Like a lot of other great pieces of work, this week’s cover story had a long lead time.
In 2015, Senior Editor Jordan Green identified the poorest Census tracts in the Triad. We weren’t sure what we were going to do with the information — High Point and Greensboro had just been named the worst cities for food insecurity in the nation, with Winston-Salem not far behind, and we’ve always been interested in income inequality, systemic poverty and the question of how things got to be the way they are.
And so, nine months ago, Green undertook the project of learning who, specifically, owned the poorest tracts in High Point, where renters outnumber resident property-owners almost nine to one and the people who live there dwell near the bottom in the key statistics of income, education, employment and opportunity.
What he uncovered in this zone of despair goes beyond a list of property owners and the business of low-income housing. It bleeds into the systemic federal policies that created ghettoes in and around our cities and enshrined segregation into law.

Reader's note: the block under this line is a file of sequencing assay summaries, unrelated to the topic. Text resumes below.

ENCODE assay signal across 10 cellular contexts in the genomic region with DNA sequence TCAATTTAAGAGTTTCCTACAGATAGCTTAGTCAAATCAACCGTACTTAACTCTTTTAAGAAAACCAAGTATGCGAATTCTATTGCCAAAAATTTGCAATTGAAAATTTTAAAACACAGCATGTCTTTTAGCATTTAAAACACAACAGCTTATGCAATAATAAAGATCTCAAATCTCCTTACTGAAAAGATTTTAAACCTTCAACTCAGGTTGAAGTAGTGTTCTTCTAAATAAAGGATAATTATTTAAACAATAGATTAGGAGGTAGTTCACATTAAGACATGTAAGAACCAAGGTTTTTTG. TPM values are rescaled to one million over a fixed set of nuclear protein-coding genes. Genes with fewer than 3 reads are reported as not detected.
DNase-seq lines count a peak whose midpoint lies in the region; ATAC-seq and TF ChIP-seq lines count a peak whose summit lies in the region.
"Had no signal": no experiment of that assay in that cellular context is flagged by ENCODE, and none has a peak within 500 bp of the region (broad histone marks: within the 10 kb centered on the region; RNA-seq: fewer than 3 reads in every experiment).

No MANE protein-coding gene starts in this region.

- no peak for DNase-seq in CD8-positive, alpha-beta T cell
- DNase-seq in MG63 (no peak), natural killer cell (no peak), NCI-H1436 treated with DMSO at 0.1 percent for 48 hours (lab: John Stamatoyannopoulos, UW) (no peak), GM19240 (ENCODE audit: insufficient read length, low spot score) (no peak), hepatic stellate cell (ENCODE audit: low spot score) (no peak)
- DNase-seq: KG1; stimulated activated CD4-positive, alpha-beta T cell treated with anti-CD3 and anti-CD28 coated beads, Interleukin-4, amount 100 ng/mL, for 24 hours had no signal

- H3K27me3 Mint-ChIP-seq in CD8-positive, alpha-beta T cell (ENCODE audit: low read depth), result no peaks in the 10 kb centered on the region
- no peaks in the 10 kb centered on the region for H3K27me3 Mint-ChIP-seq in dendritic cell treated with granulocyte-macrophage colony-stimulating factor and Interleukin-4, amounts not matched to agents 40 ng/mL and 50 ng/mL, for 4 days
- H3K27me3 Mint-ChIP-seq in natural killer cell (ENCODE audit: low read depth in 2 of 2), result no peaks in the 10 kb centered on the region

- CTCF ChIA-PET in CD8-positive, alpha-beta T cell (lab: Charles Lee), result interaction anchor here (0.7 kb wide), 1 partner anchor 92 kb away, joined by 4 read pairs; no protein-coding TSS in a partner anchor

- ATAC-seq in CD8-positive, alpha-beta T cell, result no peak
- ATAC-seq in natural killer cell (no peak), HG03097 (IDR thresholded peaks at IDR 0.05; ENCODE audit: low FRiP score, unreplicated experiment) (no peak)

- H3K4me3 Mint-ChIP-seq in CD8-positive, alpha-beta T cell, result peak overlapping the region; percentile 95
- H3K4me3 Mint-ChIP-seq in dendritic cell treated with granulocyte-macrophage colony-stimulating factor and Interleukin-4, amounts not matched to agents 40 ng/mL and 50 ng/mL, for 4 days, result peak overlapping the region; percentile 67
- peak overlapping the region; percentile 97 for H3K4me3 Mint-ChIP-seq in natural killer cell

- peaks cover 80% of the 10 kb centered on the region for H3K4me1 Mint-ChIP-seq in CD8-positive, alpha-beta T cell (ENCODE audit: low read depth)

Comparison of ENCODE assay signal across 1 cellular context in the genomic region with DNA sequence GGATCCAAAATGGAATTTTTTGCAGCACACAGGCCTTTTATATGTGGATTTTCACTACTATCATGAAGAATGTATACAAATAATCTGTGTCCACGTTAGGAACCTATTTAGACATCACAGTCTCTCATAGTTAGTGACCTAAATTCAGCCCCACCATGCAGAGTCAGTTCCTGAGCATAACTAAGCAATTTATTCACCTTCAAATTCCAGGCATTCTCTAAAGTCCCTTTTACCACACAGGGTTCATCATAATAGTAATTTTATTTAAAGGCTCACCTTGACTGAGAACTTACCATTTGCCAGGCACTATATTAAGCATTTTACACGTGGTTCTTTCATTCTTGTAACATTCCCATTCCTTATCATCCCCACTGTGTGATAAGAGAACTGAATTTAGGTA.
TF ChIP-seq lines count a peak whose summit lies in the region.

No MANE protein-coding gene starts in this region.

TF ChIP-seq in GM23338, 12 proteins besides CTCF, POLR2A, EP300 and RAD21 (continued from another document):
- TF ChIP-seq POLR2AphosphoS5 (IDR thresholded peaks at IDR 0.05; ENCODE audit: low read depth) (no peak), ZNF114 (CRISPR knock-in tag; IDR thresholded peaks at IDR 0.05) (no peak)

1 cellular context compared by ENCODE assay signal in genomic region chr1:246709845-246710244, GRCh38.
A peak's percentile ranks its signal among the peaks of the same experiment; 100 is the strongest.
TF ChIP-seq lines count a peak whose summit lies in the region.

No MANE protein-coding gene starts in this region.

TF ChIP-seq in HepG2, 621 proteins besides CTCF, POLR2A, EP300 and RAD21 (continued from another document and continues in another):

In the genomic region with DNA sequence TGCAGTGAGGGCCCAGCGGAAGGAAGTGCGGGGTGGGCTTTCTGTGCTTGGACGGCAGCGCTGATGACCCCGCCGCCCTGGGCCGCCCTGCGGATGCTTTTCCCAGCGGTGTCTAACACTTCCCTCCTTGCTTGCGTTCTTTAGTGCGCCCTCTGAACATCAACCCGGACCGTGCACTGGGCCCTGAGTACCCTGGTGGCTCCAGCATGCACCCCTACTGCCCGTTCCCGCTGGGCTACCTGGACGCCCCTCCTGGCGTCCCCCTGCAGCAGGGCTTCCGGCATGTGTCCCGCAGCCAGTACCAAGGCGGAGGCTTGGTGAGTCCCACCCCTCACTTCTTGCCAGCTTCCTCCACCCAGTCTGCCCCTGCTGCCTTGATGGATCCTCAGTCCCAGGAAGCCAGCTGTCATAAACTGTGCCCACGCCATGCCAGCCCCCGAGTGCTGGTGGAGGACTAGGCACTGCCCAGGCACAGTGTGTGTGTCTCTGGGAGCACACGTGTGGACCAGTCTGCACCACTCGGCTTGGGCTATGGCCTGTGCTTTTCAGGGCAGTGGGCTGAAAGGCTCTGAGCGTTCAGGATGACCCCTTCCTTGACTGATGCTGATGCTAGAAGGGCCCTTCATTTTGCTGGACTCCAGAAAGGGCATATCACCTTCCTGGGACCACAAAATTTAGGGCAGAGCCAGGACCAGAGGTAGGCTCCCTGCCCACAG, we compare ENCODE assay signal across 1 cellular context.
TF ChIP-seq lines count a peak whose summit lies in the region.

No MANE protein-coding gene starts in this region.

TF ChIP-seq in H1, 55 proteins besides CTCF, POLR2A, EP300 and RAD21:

Along the way, he identified a small cache of high-end condos in the High Pointy Furniture District and a Deadhead property manager who named his company after the fictional stomping grounds of the Dire Wolf.
It’s worth mentioning that no other papers in the Triad would dedicate nine months of the year to investigative work of this caliber — let alone an investigative piece about High Point, which often gets the short end of the stick when it comes to Triad-wide media.
And I don’t know another journalist in our three cities who could pull something like this off.
This is the kind of story Triad City Beat was created to run: deep-dive investigative work that nobody else will touch, with subject matter that defies the easy 800-word news piece and requiring as much time to research as to gestate a human baby.
It’s an honor to publish this piece, and an honor to work with Green, who so meticulously gathered and interpreted the data.
It’s a long one — we’ve blown out the front of the paper to accommodate all the elements of what amounts to a body of work — but I think you’ll agree it was worth the wait, and the space.